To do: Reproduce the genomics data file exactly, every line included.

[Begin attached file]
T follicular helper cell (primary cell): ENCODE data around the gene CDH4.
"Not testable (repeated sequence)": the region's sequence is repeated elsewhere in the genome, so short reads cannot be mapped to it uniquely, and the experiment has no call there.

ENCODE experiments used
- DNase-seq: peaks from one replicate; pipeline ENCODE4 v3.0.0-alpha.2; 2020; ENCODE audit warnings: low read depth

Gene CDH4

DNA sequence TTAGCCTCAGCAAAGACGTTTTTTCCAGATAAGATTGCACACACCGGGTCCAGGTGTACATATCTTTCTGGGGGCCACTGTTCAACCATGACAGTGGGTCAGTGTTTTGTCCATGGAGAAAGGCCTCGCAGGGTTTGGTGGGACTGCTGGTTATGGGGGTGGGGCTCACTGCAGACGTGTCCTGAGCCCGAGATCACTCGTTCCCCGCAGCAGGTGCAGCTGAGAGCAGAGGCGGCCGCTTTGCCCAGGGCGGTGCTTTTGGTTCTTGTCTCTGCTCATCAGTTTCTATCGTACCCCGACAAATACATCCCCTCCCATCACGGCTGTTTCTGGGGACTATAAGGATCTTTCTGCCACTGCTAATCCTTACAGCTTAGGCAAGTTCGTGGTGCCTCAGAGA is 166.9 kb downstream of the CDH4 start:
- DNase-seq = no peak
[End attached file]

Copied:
T follicular helper cell (primary cell): ENCODE data around the gene CDH4.
"Not testable (repeated sequence)": the region's sequence is repeated elsewhere in the genome, so short reads cannot be mapped to it uniquely, and the experiment has no call there.

ENCODE experiments used
- DNase-seq: peaks from one replicate; pipeline ENCODE4 v3.0.0-alpha.2; 2020; ENCODE audit warnings: low read depth

Gene CDH4

DNA sequence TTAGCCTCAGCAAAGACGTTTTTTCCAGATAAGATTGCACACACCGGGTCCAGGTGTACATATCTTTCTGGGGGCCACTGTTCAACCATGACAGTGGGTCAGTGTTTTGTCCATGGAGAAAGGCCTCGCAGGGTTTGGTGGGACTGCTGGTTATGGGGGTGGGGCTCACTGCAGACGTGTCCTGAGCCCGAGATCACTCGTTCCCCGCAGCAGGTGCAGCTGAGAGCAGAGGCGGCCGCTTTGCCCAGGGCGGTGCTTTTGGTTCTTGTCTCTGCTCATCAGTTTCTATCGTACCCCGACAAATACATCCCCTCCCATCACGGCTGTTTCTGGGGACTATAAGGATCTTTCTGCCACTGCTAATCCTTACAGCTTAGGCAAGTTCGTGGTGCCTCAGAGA is 166.9 kb downstream of the CDH4 start:
- DNase-seq = no peak